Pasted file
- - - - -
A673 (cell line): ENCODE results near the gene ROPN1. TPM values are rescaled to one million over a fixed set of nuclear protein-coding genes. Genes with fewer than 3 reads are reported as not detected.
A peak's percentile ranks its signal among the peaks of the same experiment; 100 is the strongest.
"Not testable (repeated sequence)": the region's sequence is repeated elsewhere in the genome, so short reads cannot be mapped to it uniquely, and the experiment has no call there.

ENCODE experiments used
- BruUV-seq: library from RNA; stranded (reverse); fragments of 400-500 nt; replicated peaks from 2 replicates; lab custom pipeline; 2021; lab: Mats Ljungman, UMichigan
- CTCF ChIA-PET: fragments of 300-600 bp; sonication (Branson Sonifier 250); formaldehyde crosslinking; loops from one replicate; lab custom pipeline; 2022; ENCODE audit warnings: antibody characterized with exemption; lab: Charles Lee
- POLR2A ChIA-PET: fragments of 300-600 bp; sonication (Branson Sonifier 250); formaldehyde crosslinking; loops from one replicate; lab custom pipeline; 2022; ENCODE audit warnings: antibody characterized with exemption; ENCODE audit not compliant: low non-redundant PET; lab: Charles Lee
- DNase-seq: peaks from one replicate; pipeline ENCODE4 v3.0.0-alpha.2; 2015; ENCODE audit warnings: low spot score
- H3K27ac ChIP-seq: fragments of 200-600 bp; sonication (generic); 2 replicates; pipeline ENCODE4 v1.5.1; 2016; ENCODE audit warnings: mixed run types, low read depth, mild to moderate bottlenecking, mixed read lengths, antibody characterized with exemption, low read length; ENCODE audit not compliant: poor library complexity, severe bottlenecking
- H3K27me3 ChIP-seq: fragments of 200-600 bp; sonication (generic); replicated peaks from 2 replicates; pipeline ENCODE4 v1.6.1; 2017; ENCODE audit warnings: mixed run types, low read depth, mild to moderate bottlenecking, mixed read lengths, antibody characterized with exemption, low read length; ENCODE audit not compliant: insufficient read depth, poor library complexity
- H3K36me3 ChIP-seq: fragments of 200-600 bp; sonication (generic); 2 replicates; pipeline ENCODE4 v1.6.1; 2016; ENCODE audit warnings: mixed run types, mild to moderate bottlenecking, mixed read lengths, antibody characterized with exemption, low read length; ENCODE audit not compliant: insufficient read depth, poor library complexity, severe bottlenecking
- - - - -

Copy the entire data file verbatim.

A673 (cell line): ENCODE results near the gene ROPN1. TPM values are rescaled to one million over a fixed set of nuclear protein-coding genes. Genes with fewer than 3 reads are reported as not detected.
A peak's percentile ranks its signal among the peaks of the same experiment; 100 is the strongest.
"Not testable (repeated sequence)": the region's sequence is repeated elsewhere in the genome, so short reads cannot be mapped to it uniquely, and the experiment has no call there.

ENCODE experiments used
- BruUV-seq: library from RNA; stranded (reverse); fragments of 400-500 nt; replicated peaks from 2 replicates; lab custom pipeline; 2021; lab: Mats Ljungman, UMichigan
- CTCF ChIA-PET: fragments of 300-600 bp; sonication (Branson Sonifier 250); formaldehyde crosslinking; loops from one replicate; lab custom pipeline; 2022; ENCODE audit warnings: antibody characterized with exemption; lab: Charles Lee
- POLR2A ChIA-PET: fragments of 300-600 bp; sonication (Branson Sonifier 250); formaldehyde crosslinking; loops from one replicate; lab custom pipeline; 2022; ENCODE audit warnings: antibody characterized with exemption; ENCODE audit not compliant: low non-redundant PET; lab: Charles Lee
- DNase-seq: peaks from one replicate; pipeline ENCODE4 v3.0.0-alpha.2; 2015; ENCODE audit warnings: low spot score
- H3K27ac ChIP-seq: fragments of 200-600 bp; sonication (generic); 2 replicates; pipeline ENCODE4 v1.5.1; 2016; ENCODE audit warnings: mixed run types, low read depth, mild to moderate bottlenecking, mixed read lengths, antibody characterized with exemption, low read length; ENCODE audit not compliant: poor library complexity, severe bottlenecking
- H3K27me3 ChIP-seq: fragments of 200-600 bp; sonication (generic); replicated peaks from 2 replicates; pipeline ENCODE4 v1.6.1; 2017; ENCODE audit warnings: mixed run types, low read depth, mild to moderate bottlenecking, mixed read lengths, antibody characterized with exemption, low read length; ENCODE audit not compliant: insufficient read depth, poor library complexity
- H3K36me3 ChIP-seq: fragments of 200-600 bp; sonication (generic); 2 replicates; pipeline ENCODE4 v1.6.1; 2016; ENCODE audit warnings: mixed run types, mild to moderate bottlenecking, mixed read lengths, antibody characterized with exemption, low read length; ENCODE audit not compliant: insufficient read depth, poor library complexity, severe bottlenecking